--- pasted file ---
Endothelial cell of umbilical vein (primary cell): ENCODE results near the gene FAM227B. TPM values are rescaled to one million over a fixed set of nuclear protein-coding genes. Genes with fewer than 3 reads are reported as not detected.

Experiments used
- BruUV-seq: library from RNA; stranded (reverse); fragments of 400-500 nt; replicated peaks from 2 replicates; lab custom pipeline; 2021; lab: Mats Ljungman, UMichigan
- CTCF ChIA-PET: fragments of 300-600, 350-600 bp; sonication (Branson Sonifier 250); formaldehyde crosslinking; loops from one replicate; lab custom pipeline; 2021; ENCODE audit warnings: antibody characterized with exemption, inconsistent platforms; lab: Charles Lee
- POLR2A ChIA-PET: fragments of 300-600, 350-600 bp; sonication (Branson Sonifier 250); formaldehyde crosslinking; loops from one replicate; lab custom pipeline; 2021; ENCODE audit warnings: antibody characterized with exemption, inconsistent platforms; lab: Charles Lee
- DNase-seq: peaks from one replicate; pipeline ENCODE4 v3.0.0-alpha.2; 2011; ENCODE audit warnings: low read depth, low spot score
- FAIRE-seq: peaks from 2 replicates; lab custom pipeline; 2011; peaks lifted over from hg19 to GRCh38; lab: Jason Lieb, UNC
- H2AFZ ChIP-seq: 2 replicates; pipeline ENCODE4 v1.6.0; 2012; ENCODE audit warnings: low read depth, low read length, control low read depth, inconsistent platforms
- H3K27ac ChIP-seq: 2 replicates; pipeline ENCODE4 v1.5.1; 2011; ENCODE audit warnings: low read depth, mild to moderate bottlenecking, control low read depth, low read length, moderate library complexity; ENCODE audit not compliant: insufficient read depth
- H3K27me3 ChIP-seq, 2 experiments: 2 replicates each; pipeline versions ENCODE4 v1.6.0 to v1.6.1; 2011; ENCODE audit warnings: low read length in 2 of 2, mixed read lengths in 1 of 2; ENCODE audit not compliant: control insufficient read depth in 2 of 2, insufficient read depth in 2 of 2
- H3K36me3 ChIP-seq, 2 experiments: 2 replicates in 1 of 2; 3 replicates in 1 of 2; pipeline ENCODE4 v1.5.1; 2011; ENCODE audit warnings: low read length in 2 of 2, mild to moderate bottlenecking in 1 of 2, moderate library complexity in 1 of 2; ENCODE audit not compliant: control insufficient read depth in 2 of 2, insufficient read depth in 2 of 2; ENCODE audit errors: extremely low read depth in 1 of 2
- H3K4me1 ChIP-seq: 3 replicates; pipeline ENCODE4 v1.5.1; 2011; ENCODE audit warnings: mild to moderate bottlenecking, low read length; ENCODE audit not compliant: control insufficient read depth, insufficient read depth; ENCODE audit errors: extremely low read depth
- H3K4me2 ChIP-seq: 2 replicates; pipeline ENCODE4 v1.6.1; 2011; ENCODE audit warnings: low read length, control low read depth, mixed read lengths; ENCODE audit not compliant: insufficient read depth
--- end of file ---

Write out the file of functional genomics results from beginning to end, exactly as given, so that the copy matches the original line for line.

Endothelial cell of umbilical vein (primary cell): ENCODE results near the gene FAM227B. TPM values are rescaled to one million over a fixed set of nuclear protein-coding genes. Genes with fewer than 3 reads are reported as not detected.

Experiments used
- BruUV-seq: library from RNA; stranded (reverse); fragments of 400-500 nt; replicated peaks from 2 replicates; lab custom pipeline; 2021; lab: Mats Ljungman, UMichigan
- CTCF ChIA-PET: fragments of 300-600, 350-600 bp; sonication (Branson Sonifier 250); formaldehyde crosslinking; loops from one replicate; lab custom pipeline; 2021; ENCODE audit warnings: antibody characterized with exemption, inconsistent platforms; lab: Charles Lee
- POLR2A ChIA-PET: fragments of 300-600, 350-600 bp; sonication (Branson Sonifier 250); formaldehyde crosslinking; loops from one replicate; lab custom pipeline; 2021; ENCODE audit warnings: antibody characterized with exemption, inconsistent platforms; lab: Charles Lee
- DNase-seq: peaks from one replicate; pipeline ENCODE4 v3.0.0-alpha.2; 2011; ENCODE audit warnings: low read depth, low spot score
- FAIRE-seq: peaks from 2 replicates; lab custom pipeline; 2011; peaks lifted over from hg19 to GRCh38; lab: Jason Lieb, UNC
- H2AFZ ChIP-seq: 2 replicates; pipeline ENCODE4 v1.6.0; 2012; ENCODE audit warnings: low read depth, low read length, control low read depth, inconsistent platforms
- H3K27ac ChIP-seq: 2 replicates; pipeline ENCODE4 v1.5.1; 2011; ENCODE audit warnings: low read depth, mild to moderate bottlenecking, control low read depth, low read length, moderate library complexity; ENCODE audit not compliant: insufficient read depth
- H3K27me3 ChIP-seq, 2 experiments: 2 replicates each; pipeline versions ENCODE4 v1.6.0 to v1.6.1; 2011; ENCODE audit warnings: low read length in 2 of 2, mixed read lengths in 1 of 2; ENCODE audit not compliant: control insufficient read depth in 2 of 2, insufficient read depth in 2 of 2
- H3K36me3 ChIP-seq, 2 experiments: 2 replicates in 1 of 2; 3 replicates in 1 of 2; pipeline ENCODE4 v1.5.1; 2011; ENCODE audit warnings: low read length in 2 of 2, mild to moderate bottlenecking in 1 of 2, moderate library complexity in 1 of 2; ENCODE audit not compliant: control insufficient read depth in 2 of 2, insufficient read depth in 2 of 2; ENCODE audit errors: extremely low read depth in 1 of 2
- H3K4me1 ChIP-seq: 3 replicates; pipeline ENCODE4 v1.5.1; 2011; ENCODE audit warnings: mild to moderate bottlenecking, low read length; ENCODE audit not compliant: control insufficient read depth, insufficient read depth; ENCODE audit errors: extremely low read depth
- H3K4me2 ChIP-seq: 2 replicates; pipeline ENCODE4 v1.6.1; 2011; ENCODE audit warnings: low read length, control low read depth, mixed read lengths; ENCODE audit not compliant: insufficient read depth